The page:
News accounts reported that the state’s attorney in the county pre-empted the special grand jury and brought the charges against the County Judge-Executive to a sitting grand jury so that they would be heard before the election rather than after. (The county judge-executive was not charged by the grand jury.) For that, the circuit judge revoked the access of the state’s attorney and his staff to the county judicial center, including deactivating their access cards and having the state’s attorney escorted from the building by a bailiff.

Notably, the state’s attorney did not complain about this action. In an editorial written well over a year before the Commission’s action, relating these facts and calling for an investigation, the Lexington Herald-Leader cited a weakness in the judicial disciplinary process.

“For reasons that are easily understood, lawyers, including prosecutors, are reluctant to criticize judges or challenge them in elections.”

Employment, budgeting and other issues

By most accounts, the state merit system protects workers from political influence.

However, it is not uncommon to see “embedding” of political appointees as an elected official nears the end of his or her term. This process involves moving an employee from a non-merit, political position into a merit position so that he or she will be protected by the merit system when the next elected official enters office.

The processes for creating a state budget and for redistricting are essentially not public. While the budget is proposed publicly by the governor and is subject to hearings in the state House of Representatives, the final process of reconciling the House and Senate versions happens behind closed doors, involving only a few legislators. The final product is voted on so soon after that few if any of those voting have time to digest it. Redistricting happens in a similar way although there’s even less public involvement.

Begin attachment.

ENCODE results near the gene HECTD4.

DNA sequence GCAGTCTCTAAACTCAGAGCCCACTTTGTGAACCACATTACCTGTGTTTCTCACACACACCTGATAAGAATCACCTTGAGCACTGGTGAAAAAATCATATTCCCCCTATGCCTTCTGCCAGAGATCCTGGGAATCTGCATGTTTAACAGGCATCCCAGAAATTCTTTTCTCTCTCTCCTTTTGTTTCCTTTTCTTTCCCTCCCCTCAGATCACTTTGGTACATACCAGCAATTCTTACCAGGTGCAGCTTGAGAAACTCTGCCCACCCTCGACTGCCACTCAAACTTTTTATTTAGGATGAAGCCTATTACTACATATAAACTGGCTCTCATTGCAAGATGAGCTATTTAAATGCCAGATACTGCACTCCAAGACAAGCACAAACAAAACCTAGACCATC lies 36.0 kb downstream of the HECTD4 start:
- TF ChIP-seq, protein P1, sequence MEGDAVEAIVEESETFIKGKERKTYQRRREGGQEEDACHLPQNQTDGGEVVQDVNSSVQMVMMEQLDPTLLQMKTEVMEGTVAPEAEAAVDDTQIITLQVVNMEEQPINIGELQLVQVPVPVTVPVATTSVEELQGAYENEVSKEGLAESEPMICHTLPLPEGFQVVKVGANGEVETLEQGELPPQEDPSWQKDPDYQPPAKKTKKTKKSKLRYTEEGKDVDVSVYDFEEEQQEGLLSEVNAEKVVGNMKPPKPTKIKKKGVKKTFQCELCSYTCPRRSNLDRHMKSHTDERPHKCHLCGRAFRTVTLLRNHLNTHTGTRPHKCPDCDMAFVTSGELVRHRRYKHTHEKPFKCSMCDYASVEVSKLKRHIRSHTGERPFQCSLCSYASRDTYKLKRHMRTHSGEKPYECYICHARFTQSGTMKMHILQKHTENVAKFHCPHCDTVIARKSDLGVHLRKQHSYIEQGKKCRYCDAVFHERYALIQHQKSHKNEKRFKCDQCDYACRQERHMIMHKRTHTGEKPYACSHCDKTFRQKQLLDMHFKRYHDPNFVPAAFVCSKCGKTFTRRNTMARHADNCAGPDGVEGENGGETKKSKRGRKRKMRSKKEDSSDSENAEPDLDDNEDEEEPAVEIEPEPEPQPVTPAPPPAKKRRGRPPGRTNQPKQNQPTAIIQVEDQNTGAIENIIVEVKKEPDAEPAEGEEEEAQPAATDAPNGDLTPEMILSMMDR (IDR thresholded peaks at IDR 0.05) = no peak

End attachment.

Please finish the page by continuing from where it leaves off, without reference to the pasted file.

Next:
The pension fund has come in for intense scrutiny recently following a highly critical report by the State Auditor.

The report revealed an exceedingly close relationship between a placement agent and the now former chief investment officer. New leadership has adopted policies to provide for greater transparency and create more accountability. Officers of the agency are required to complete the same financial disclosure forms as other members of the executive branch but there is no requirement for them to provide real-time information about their personal investments nor is there any process for examining their personal accounts to monitor any changes in their economic status.

As to more high-level issues, serious questions arose about the separation of powers in 2006.

Then-Chief Justice of the Kentucky Supreme Court Joseph E. Lambert inserted a footnote into a decision that appeared to be unnecessary. It offered some protection for the then-governor, Ernie Fletcher, who was at that time under investigation in a hiring abuse scandal.

It read, in part, “there is a strong argument in favor of barring criminal charges against a sitting executive for actions taken while in office.” The chief justice had contacted the governor asking him to expedite a law that would have benefited the chief justice’s wife, who was seeking re-election as a family court judge.

Later both the chief justice and an associate justice who had worked on the governor’s staff recused themselves from hearing an appeal in the hiring scandal, allowing the governor to appoint temporary replacements for them on the court to hear the case. A commentator wrote that these two, related events “not only left the court’s devotion to fair and impartial justice in question but also eroded the judiciary’s position in regard to separation of powers in state government.”